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Bob Harris - Interview

  by Nick Dent-Robinson

published: 15 / 5 / 2016

Bob Harris - Interview


Radio 2 DJ and 'Old Grey Whistle Test' presenter Bob Harris talks to Nick Dent-Robinson about his lengthy career and forthcoming ''Festivals in a Day' series of one-day festivals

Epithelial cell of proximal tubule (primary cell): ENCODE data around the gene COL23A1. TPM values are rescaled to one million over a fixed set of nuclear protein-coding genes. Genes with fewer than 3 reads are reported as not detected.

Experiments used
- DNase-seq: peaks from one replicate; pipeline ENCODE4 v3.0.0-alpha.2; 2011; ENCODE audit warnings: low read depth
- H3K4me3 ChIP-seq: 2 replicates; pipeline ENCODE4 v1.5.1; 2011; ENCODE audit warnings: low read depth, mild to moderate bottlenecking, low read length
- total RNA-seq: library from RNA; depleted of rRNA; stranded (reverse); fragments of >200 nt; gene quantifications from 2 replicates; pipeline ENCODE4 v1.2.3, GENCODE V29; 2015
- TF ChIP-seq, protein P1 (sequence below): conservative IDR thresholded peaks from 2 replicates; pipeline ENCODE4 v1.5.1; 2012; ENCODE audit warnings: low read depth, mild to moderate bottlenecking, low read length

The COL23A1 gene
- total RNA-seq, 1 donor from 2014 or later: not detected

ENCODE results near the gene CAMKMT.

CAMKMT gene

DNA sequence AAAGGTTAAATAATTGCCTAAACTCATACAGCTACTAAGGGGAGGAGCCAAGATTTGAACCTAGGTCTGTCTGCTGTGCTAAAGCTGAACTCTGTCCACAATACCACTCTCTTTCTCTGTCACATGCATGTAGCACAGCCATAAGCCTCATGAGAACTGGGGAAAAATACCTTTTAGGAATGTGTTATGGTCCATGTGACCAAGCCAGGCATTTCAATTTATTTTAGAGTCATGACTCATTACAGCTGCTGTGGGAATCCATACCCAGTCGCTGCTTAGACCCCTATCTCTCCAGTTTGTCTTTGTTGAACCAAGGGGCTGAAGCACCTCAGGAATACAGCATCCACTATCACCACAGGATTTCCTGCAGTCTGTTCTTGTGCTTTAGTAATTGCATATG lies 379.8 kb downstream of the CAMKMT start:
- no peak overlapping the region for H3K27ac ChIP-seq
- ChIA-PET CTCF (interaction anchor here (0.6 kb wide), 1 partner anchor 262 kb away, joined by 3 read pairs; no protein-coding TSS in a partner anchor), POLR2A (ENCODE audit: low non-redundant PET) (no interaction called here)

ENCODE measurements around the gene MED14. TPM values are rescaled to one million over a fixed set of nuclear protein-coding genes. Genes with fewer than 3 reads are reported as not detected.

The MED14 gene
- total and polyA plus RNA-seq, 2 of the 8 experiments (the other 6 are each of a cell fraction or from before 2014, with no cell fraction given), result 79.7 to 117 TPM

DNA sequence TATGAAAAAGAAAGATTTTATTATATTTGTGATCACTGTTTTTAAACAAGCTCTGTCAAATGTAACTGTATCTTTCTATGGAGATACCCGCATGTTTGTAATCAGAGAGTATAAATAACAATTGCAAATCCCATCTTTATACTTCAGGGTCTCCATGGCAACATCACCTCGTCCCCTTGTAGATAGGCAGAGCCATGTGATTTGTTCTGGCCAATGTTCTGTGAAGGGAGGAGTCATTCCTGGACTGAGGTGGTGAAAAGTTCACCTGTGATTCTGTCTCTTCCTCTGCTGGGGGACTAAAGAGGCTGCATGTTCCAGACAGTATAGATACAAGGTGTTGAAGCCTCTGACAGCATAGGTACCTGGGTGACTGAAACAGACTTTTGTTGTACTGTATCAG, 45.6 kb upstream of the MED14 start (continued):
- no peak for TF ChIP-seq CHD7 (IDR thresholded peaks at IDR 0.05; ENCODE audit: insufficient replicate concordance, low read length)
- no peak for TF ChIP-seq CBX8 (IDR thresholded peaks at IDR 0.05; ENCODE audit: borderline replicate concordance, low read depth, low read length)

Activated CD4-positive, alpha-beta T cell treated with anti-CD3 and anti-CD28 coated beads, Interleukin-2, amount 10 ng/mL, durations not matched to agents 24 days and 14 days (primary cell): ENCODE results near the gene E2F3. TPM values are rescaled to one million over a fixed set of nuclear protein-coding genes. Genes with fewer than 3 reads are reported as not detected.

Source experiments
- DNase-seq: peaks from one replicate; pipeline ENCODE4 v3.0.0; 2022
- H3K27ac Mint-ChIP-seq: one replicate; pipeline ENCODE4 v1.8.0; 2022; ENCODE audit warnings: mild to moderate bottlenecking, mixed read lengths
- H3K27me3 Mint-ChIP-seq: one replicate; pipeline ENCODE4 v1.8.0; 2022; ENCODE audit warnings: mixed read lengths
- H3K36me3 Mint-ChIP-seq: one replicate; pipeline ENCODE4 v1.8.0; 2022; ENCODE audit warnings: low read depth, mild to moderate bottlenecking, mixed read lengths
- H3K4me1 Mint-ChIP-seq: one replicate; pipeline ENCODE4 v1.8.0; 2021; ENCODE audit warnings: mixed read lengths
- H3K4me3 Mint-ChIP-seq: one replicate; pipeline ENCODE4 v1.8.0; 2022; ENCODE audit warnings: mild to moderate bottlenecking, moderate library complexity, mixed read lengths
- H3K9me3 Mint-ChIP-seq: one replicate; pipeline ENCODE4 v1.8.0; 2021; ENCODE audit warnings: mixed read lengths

'Whispering' Bob Harris is a British broadcasting legend. Ever since he presented the iconic live BBC TV show The Old Grey Whistle Test four decades ago, Oxfordshire-based Bob's deep knowledge of music and his huge passion for spotting and championing emerging talent have ensured he's stayed a household name. His two present-day programmes on BBC Radio 2 are massively influential and, as Britain's most popular advocate of Roots and Americana music, Bob has won a series of top international awards from the Nashville-based Country Music Association as well as the Americana Music Association's prestigious Trailblazer Award. Over the years, Bob has achieved so many things. He's spent time with the greatest music legends - from John Lennon, Robert Plant and Robin Gibb to Queen, Bruce Springsteen, Marc Bolan, David Bowie, The Rolling Stones plus Emmylou Harris and an array of Nashville's most celebrated country stars. Back in 1968, Bob also co-founded Time Out magazine. Indeed, as Bob himself observes, his career sometimes seems to have been a non-stop cavalcade of once-in-a-lifetime experiences. Yet he remains refreshingly grounded. This may reflect the tougher times Bob has experienced, too. He's suffered some significant career lows and was declared bankrupt in 1996; Bob's private life has not always been tranquil, with three marriages and in recent years he has battled life-threatening prostate cancer. But Bob's infectious enthusiasm and energy has not waned. And now, as he approaches his 70th birthday, Bob is embarking on yet another bold new project....his own Under The Apple Tree Roots Festival to be held on a wooded site at Silverstone, Northamptonshire - Bob's original home county - over the Spring Bank holiday from 27th - 29th May. Yet Bob Harris remains refreshingly grounded. This may reflect the tougher times Bob has experienced, too. He's suffered some significant career lows and was declared bankrupt in 1996; Bob's private life has not always been tranquil with three marriages and in recent years he has battled life-threatening prostate cancer. But Bob's infectious enthusiasm and energy has not waned. And now, as he passes his 70th birthday, Bob is embarking on yet another bold new project....his own series of 'Festivals in a Day' to be held at London's Cadogan Hall starting on Saturday 10th September this year. As Bob tells me when we meet in the farmhouse-style kitchen at his country home near Abingdon, the line-up is yet to be confirmed but it should be impressive and may include several American headliners like Gretchen Peters, Mary Chapin Carpenter and Beth Nielsen Chapman plus many other home-grown performers who Bob has known well over the years. Originally Bob had hoped to hold an open-air festival in May in his original home county of Northamptonshire. Staging his own event of that kind was the ambition of a lifetime – but the enormity of the organisation against a very tight timescale just proved too much – and an alternative plan was agreed. The process of picking performers is critically important, but with the relationship Bob enjoys with so many top artists, things have rapidly fallen into place. “The inspiration for organising my own event, really, was all the great friendships I have made here and in Nashville,” Bob explained. “This combined with my wish to showcase some of the exciting new talent we see doing our Under The Apple Tree sessions in the small studio - which is actually under an apple tree - at the bottom of my garden. The roots/country/Americana music scene has grown massively here in the UK. There's a whole new generation coming in, listening to this music through their i-Phones. Plus there are some excellent new artists both here and in the USA which is very exciting. “People kept suggesting we stage a little event here in the garden at home. Buit I wanted to do something bigger than that. My son Miles posted the idea for the original outdoor event on Facebook and the reaction was instant and unbelievable.....over 100,000 positive responses virtually overnight. Then, when we started reaching out to artists, everybody who could possibly do so just said, 'Yes'. So we knew the wind was in our favour. Even though the original outdoor festival proved impractical, my desire to hold a major music event remains undimmed.” The process of picking performers is critically important but with the relationship Bob enjoys with so many top artists, things fell into place fast. Dur“Amongst the first people I called about the original outside festival were Martyn Joseph, Danny & The Champions and Thea Gilmore who is from Oxfordshire,” Bob told me. “And I really wanted The Dreaming Spires involved, too. They are Robin and Joe Bennett from the local village, Steventon, where they've run their own successful Truck music festival. Then we contacted Mary Chapin Carpenter who I met in the States 25 years ago and Gretchen Peters who was the first person I recorded on my initial visit to Nashville in 1999. I have always kept in close touch with the two of them. Both immediately agreed to appear as did the singer-songwriter Chris Difford and Americans Beth Nielson Chapman and Kimmie Rhodes.” It is disappointing for Bob that the May event won't now happen but he is hoping for an equally impressive line-up for his series of Festivals in a Day. Bob told me he had wanted the initial outdoor May event to build a solid foundation for future Under The Apple Tree festivals. And he hopes the Festivals in a Day will do the same. As Bob said, “You see, this year I turn 70 and I would like these festivals to be a lasting legacy from me. Something my wife Trudie and son Miles – who work with me in our Whispering Bob Broadcasting Company (WBBC) - can continue to run with in future years. With my eight children and growing numbers of grandchildren I do now think more about what I will leave behind. Though the most important thing for the festival is to create a wonderful atmosphere and generate a good vibe so people really feel comfortable and enjoy themselves.” ing such a long and remarkable career, Bob has seen many changes in music. He was living in 'Swinging London' throughout the Sixties hippy era of peace and love and has watched heavy metal, progressive rock, reggae, glam rock, punk, the new romantics, Brit pop and many other phases come and go. He's also seen the demise of some major record labels in the current age of downloading, internet radio and digital home recording. “Much of the change, I welcome,” Bob says. “Access to music is easier for more people and the younger generation are far less interested in lines of demarcation between different musical genres. Good music is just good music as far as they are concerned and they happily mix and match a range of styles - which is healthy in many ways. The growing interest here in Americana music has come from that and Nashville itself has never been more dynamic, more energised. It is now very, very cool. The Nashville TV series has been hugely influential but the city has become a major financial centre and a medical centre as well as a music city. The Nashville skyline has changed dramatically and there's growth and construction everywhere with lots of new restaurants and quality hotels. The music industry in Nashville is really booming, too. The resources there are amazing with superb studios, session musicians and top producers on tap in a relatively paparazzi-free environment where world class music performers can relax in the neighbourhood coffee bars, do their own grocery shopping or drive the daily school run. “Many of the highlights of my career have happened in Nashville,” Bob continued. “One of the best moments of my life was receiving the Trailblazer Award at the Americana Music awards in 2011. What made it mega triple special for me was that Robert Plant - who has been a good friend for many years – also won an award there that evening. We just hugged each other in delight saying, 'Who'd have dreamed back in 1972 when we were on Whistle Test...this long-haired hippy, rock presenter and the rock god lead singer of Zeppelin, then the biggest band in the world...that we'd find ourselves celebrated by the country and Americana community in Nashville?' So that was an incredible, wonderful moment - and I flew home from that and just two days later I was at Windsor Castle collecting my OBE! Then, the very next day after that, I was flying to spend time at Cynthia Lennon's home in Majorca where I wrote quite a bit of my autobiography, 'Still Whispering After All These Years'. That was a very special time.” One of Bob's most memorable Whistle Test-era interviews was his April 1975 New York discussion with John Lennon - which Elton John had helped arrange. The fee paid to Lennon by the BBC was just £15 worth of chocolate Bath Oliver biscuits, a Lennon favourite then unavailable in New York. “That was another peak moment for me,” Bob recalled. “John was very relaxed, very open about a whole range of issues. In fact Paul Gambaccini, who has done quite a study of John, still maintains that this was the best interview with John ever recorded. It was just one of those very fortunate times when you meet someone who you really click with. We got on very well and you can see in the film how comfortable we were together. It is an extraordinary thing that in the later years of Cynthia Lennon's life my wife Trudie and I became very close to her. She was a lovely, warm and charming person and never bitter or angry about the fact that life hadn't dealt her an especially ace-filled hand.” Bob has a wealth of wonderful tales about Marc Bolan, Robin Gibb, Joe Brown, George Harrison, Bruce Springsteen, Brian Wilson and so many more – including the time in 1968 when he introduced a relatively unknown David Bowie to a crowd of London students at a raucous end-of-term East End celebratory dance night. “I'd been keeping the dance floor packed with Motown, Stax and heavy metal,” Bob recalled. “And then, half-way through, I introduced David who was a good friend. He ambled out with his new girlfriend Angie, switched on a small amplifier and started the acoustic guitar opening of Space Oddity. Compared to the decibels I'd been blasting out, David's sound was like a transistor radio. He hadn't even got to 'Major Tom to ground control...' when the booing started. Pints of beer were hurled at the stage, glasses smashed. It was just the wrong person on the wrong night with the wrong crowd. I was furious with them. I strode out on to the stage, red-faced with righteous indignation. 'You mark my words,' I shouted, 'you are going to remember the night you booed David Bowie off this stage, you morons. This man is going to be a big star, mark my words.' I really did say that! And then I made my own hasty exit, grabbing my record box en route.” This was the year when, with Tony Elliott, Bob had co-founded Time Out magazine – another big achievement in a remarkable life. “We published the first edition on my kitchen table using Letraset,” Bob remembered. “Then we delivered copies by hand around London clubs. The early days were great fun but as the magazine started to grow, it required more time indoors 9 to 5 at a desk with increasing office politics and pressure. So I agreed to sign over my interest to Tony. My ambition was to join BBC Radio One. I'd met John Peel by then and he was a great inspiration to me...he acted as a mentor. So I did join Radio One and I've absolutely no regrets about anything. Mind you, I don't have £32million in the bank like I'm told Tony Elliott does now - but there have been so many other compensations. I do feel I've been very lucky with my life.” For more about Bob's series of 'Festivals in a Day', visit www.undertheappletreefestival.com